DVD Review: Tom DiCillo's When You're Strange: A Film About The Doors, starring Jim Morrison, narrated by Johnny Depp (with trailer video)

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As the highway footage of Morrison intertwines with the story of the counterculture rock band, the desert road the viewer drives along as his passenger becomes a cinematic metaphor for the journey of The Doors, with Morrison a ghostlike escort into their rock ’n’ roll past.

The suitably trippy effect is achieved through some pretty brilliant filmmaking by the rock-doc’s writer and director, Tom DiCillo. The opening and various desert highway scenes weaved within the film make the viewer feel as if they are watching something otherworldly, because it really is a youthful Morrison taking the audience on the ride (with all of the footage coming from his 1969 poetic filmmaking endeavor HWY: An American Pastoral).

Basically, DiCillio and Co. took the vintage recording, used modern technology to clean off the dust and spruce up the audio/visual quality, and then dubbed in the radio broadcast from the morning of Morrison’s death. Because of this filmmaking trickery, Morrison witnesses the announcement of his own demise while listening to the radio in the Shelby, thus resulting in an eerie, dreamlike perspective present throughout the film.


It is because of the remastered HWY footage, and the way it is used to move the rockumentary along and capture the essence of The Doors, that When You’re Strange is a must see for any fan of The Lizard King and his trio of multidimensional musicians. In addition to the HWY scenes, the entire rock-music tale is told through historic and never before seen footage captured on film during 1965 (when the band began to break on through musical barriers) and 1971 (when the music was over due to Morrison’s death); it features intimate moments caught during studio sessions, backstage gatherings, legendary onstage performances and random interviews from the ‘60s.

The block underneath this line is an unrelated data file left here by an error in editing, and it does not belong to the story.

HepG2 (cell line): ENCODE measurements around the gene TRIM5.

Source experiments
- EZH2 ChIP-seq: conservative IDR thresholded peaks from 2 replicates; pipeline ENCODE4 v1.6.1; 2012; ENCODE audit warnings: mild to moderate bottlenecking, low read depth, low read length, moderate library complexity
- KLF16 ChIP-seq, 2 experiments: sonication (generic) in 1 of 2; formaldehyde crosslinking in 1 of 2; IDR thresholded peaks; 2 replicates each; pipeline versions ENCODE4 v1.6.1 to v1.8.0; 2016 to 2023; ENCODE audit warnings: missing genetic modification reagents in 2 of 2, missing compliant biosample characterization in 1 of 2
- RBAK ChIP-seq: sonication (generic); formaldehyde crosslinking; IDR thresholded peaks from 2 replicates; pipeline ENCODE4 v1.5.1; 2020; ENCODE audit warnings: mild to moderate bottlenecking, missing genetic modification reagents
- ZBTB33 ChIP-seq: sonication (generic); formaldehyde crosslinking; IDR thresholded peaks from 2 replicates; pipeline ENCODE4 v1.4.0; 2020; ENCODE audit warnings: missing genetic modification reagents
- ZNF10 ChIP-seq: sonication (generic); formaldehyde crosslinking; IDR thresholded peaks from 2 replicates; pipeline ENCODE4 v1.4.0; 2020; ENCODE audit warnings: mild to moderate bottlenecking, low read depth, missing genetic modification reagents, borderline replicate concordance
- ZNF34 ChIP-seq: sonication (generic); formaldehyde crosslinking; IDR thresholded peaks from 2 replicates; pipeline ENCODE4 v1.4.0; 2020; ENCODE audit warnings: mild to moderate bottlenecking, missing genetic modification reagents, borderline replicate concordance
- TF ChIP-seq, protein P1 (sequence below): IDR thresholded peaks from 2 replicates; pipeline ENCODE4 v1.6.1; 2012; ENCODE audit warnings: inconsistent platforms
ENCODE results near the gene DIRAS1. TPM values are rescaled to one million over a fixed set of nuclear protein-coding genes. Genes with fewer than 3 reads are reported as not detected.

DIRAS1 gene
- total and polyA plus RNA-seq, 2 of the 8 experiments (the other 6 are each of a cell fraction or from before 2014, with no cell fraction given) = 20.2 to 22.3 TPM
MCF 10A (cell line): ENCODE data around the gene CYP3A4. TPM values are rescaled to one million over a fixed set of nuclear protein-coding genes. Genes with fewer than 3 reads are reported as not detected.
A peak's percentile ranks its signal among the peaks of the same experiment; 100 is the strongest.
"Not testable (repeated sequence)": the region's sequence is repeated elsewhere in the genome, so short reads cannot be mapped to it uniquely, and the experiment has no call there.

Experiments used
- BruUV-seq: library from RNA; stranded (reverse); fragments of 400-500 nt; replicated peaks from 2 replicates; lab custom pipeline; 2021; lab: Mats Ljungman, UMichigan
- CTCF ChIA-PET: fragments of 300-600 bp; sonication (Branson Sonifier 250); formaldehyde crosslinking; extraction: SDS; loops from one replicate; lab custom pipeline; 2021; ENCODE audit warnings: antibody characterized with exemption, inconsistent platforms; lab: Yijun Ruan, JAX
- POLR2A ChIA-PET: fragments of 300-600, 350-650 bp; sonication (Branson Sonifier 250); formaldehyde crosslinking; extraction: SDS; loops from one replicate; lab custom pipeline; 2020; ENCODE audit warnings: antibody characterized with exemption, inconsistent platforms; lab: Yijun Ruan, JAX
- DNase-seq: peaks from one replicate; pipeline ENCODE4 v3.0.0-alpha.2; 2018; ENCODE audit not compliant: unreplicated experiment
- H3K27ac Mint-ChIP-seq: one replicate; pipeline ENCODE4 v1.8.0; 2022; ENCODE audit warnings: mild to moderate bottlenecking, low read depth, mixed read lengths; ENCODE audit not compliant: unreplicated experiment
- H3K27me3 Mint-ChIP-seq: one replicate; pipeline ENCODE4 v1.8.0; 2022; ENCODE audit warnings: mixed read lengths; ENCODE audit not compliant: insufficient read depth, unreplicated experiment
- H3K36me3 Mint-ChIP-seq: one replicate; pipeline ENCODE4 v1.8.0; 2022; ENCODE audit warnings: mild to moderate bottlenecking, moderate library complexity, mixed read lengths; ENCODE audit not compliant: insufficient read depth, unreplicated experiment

There are no “in hindsight” type of interviews with the still-living members of The Doors — Ray Manzarek, Robby Krieger and John Densmore — or present-day interviews of any kind included in the film. Everything is told through the past and, after watching, you cannot help feeling as though you have just time traveled to the era of peace, love and bell bottoms — when anyone over 30 was the enemy and everyone questioned authority while wearing a flower in their hair.

However, while the film focuses a fair amount on the counterculture and the musical chemistry of the band as a whole, When You’re Strange is ultimately an in-depth study of one of America’s first and most iconic rock ’n’ roll stars.

Viewers meet the young Morrison who read Nietzsche and William Blake as a child, and follow him as he grows into a film student and poet attending UCLA, where he is introduced to Manzarek and eventually becomes the vocalist for The Doors. We watch him transform from a self-conscious singer, unable to face his audience during their first performance at the Whisky A Go-Go, to the attention hungry, charismatic front-man who would gyrate and flail in musical outbursts with the intensity of a television priest saving people with the holy ghost. “To Ray, he is like an ancient shaman leading his followers into worlds they’d never dare enter alone,” Johnny Depp, the narrator of the rock-doc, says as footage of Morrison’s drug possessed stage antics plays on the screen and is accompanied by a live sound recording of the song “Love Me Two Times” in the background.